Innisfil’s industrial employment land expanded by ministerial order

innisfil construction
Photo by Robin MacLennan

The Innisfil Heights Strategic Settlement Employment Area is being expanded, Minister of Municipal Affairs and Housing Steve Clark has announced.

Since early 2018, Innisfil has received more than 40 industrial-related inquiries from Toronto-area companies looking to relocate, but the strategic settlement employment area at Innisfil Heights –  at Innisfil Beach Road and Highway 400 – has been held back by the high cost of servicing.

Currently, the land is serviced withmunicipal water, but not municipal sewers. The cost of providing sewage collection and treatment has been prohibitive, based on the number of potential industrial lots within the Innisfil Heights boundaries.

Since early 2018, Innisfil has received more than 40 industrial-related inquiries from GTA companies looking to relocate. Original boundaries were confirmed in the 2012 Provincial Growth Plan for the Greater Golden Horseshoe. Permitted uses were set by the ministry.

Municipal Affairs Minister Steve Clark announced an expansion of the Innisfil Heights strategic settlement employment area this week by Ministerial Order, extending the area north to the boundary with the City of Barrie, and south to Innisfil’s Line 6.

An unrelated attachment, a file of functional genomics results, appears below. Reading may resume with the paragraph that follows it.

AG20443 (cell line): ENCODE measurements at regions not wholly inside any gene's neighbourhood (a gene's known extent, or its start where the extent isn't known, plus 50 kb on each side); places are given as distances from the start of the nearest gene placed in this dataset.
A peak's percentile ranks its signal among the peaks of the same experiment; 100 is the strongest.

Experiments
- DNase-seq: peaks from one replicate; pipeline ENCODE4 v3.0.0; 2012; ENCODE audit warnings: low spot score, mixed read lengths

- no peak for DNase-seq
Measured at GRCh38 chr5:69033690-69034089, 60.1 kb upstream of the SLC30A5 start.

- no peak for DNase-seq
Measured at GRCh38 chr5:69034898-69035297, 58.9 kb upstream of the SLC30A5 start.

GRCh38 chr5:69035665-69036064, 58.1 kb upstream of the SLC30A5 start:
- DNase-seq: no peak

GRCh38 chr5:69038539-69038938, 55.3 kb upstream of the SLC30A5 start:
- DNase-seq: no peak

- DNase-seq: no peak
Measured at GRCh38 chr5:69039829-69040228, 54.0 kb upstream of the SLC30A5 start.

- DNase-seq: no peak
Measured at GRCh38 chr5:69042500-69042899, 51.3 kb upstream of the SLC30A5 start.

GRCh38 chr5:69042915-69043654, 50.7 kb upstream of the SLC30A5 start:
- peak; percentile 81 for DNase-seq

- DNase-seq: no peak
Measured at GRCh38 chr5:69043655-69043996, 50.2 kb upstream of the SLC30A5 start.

“Under A Place to Grow: Growth Plan for the Greater Golden Horseshoe, the Minister of Municipal Affairs and Housing has the authority to establish boundaries and permitted uses of the strategic settlement employment areas,” Clark wrote in a letter to the town and County of Simcoe.

“I am hereby amending the boundary established by letter dated February 4, 2013 . . . including the additional lands to the north and south of Innisfil Heights as requested.”

“I look forward to continuing our work together on the implementation,” Clark wrote.

The new boundaries expand the development land by 200 hectares, reducing the cost per acre for servicing, but the land is still restricted for large-scale manufacturing, industry and warehousing uses. Retail and commercial uses are still not allowed.

The town first requested an expansion in 2008 and in 2016 a staff report identified the cost of servicing and a planned new interchange at Highway 400 and Line 6 as justifications for expansion, according to a report on Also, a 2017 County of Simcoe report identified a shortfall in the amount of designated industrial land in Innisfil that the ministry agreed to reconsider.

The next step will be to implement the new IHSSEA boundary into the Town’s Official Plan and Zoning By-Law. Staff will prepare an Official Plan Amendment (OPA) and an amendment to the County of Simcoe’s Official Plan will also be required.

Clark’s order allows the town to begin marketing the expansion lands to new businesses.


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